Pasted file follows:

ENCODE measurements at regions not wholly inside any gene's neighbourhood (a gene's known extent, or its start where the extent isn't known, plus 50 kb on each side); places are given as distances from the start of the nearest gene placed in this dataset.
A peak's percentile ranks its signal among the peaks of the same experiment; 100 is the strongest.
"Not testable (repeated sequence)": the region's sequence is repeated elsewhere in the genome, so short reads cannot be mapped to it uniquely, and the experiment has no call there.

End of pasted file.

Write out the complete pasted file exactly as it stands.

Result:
ENCODE measurements at regions not wholly inside any gene's neighbourhood (a gene's known extent, or its start where the extent isn't known, plus 50 kb on each side); places are given as distances from the start of the nearest gene placed in this dataset.
A peak's percentile ranks its signal among the peaks of the same experiment; 100 is the strongest.
"Not testable (repeated sequence)": the region's sequence is repeated elsewhere in the genome, so short reads cannot be mapped to it uniquely, and the experiment has no call there.